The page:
Lot 512
  • 512

Pierre Soulages

4,500,000 - 6,500,000 HKD
7,520,000 HKD
bidding is closed


  • Pierre Soulages
  • Peinture 92 x 65 cm, 1955
  • signed, titled, dated 1955 and inscribed with the catalogue number 184 on the reverse 
  • oil on canvas
  • 92 by 65 cm, 36 1/4  by 25 5/8  in. 


Private Collection, Paris
Acquired from the above by the present owner


Hamburg, Deichtorhallen, Pierre Soulages - Malerei als Farbe und Licht, Retrospective 1946 - 1997, May 16 - August 18, 1997


Pierre Encrevé, Soulages, L'oeuvre complet Peintures I. 1946-1959, Seuil, Paris, 1994, p. 194, cat. no. 184, illustrated 
Pierre Encrevé, Soulages, L'oeuvre complet Peintures III. 1979-1997, Seuil, Paris, 1998, p. 345

Catalogue Note

Peinture 92 x 65 cm, 1955 stems from one of the most sought-after decades of the Pierre Soulages’ oeuvre, and this particular year witnesses the artist’s early foray into the employment of larger, contrasting and incisive brushstrokes. Also unique about this piece is that it portrays a subtle array of brown to orange hues, making it a rare piece from this period that is usually marked by the colors beige, brown and black. Far from a dark palette, the present work is composed of harmonious and subdued tinges of cerise, orange and scintillas of white, beige and light browns in varying swathes. The artist used limited shades of colours throughout the 1950s and 1960s, and from 1979 onwards would focus solely on black which would dominate the entirety of his outrenoir canvases.

Black, nonetheless, is the most prevalent hue in Peinture 92 x 65 cm, 1955, a habitual quality for a work by Pierre Soulages although the artist himself notes: “I don’t work with black…I work with the light that reflects it.” Indeed, the supplementary colours of the work highlight the shifting light of the blacks, transforming the pigmentation with the combination of hues: the blacks are metamorphosed, as are the crimson, auburn, and touch of brown. And light is tested by not only colour manipulation, but also by the artist’s practice of impasto – the layering of thick paint to create a three-dimensional texture that provides an entirely new world of possibilities in light reflection. 

In the present work there is a lack of fluid gestures, with a focus instead on straight, vertical beams of directional striations. These linear fractures and peeking gaps of colour seen up close exemplify a virtuoso touch, a manifestation of the artist’s practice of the repetitive gesture. The verticality of strokes constitutes a distinction from many of Soulages’ works to come which employ diagonal sweeps or show horizontal compositions in direction and flow. This implies that by using primarily straight, vertical strokes in Peinture 92 x 65 cm, 1955, the artist is intentionally providing a straight-headed sense of structure and balance in form. This balanced, architectural structure acts as a quartet of sorts, with the theme of slight reds and whites acting as protagonist, while the darker strokes of greys and blacks act as bass accompaniment. This concentration on independent brushstrokes, without acknowledgement of the totality of strokes during the process of painting, emphasises Soulages’ devotion to independent outline over overarching impression. The piece is microcosmic: each stroke is independent and speaks for itself, with the resulting form constituting an artistic surprise for both artist and viewer. This lack of anecdote forces the viewer to delve into his subconscious for an emotional response, and the relationship between the combination of brushstrokes and numerous hues requires the viewer’s cogitative effort to form his own thesis accordingly.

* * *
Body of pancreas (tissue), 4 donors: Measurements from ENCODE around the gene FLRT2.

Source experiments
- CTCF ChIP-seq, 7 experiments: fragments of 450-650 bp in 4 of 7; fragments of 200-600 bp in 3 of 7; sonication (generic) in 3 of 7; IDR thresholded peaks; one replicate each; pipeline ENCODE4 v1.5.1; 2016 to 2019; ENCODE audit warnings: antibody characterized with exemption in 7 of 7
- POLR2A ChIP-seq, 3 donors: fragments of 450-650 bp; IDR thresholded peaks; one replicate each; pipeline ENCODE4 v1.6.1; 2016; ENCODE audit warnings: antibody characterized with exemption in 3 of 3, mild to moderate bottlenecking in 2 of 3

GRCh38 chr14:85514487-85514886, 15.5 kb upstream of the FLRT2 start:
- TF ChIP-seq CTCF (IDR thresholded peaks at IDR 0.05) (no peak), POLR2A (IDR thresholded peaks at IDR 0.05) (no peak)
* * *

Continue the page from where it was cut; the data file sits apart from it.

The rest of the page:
Most of all, these vertical, brash strokes of brushwork in splendid disarray resemble the layered scaffolding of a post-war industrial building under construction. This reference to architecture is a recurring theme in Soulages’ practice. An amateur architect himself, several of his painting tools are taken from industrial construction – he executes his epic incisions with scrapers, rakes, rollers, and other building contraptions. The paint is often scratched while still fresh, providing streaks of alternate colour within each stroke and revealing the underlying layers of paint simmering through to the surface layer. Here Soulages once again demonstrates his mastery of delineating light and his manipulation of colour.

Soulages had already achieved international acclaim by the 1950s, having exhibited at the 26th Venice Biennale in 1952, and in a group exhibit at the Guggenheim Museum, New York in 1953. He was represented by the most celebrated New York dealer Samuel Kootz in the ‘50s – ‘60s as a French prototype to the Abstract Expressionist school of New York where the likes of Mark Rothko and Franz Kline took reign. Not only did Soulages travel to the United States, he also went together with Zao Wou-Ki to Asia, specifically Tokyo, Kyoto and Nara in 1958, where they met avant-garde Japanese calligraphers. Soulages, however, had a preference for being independent from artistic movements: possibly, this reflects the independence of his works, each of which stands on its own, namelessly speaking for itself. But it is this counterpoint of independence and interdependence – as discussed, shrouded in the mystery of the de-contextualized, that makes Peinture 92 x 65 cm, 1955 so arresting. The straight, incandescent brushstrokes provide demarcated bounds to the frame of the work, but it is the uncalculated imagination of both the artist and viewer that makes the work, ultimately, boundless.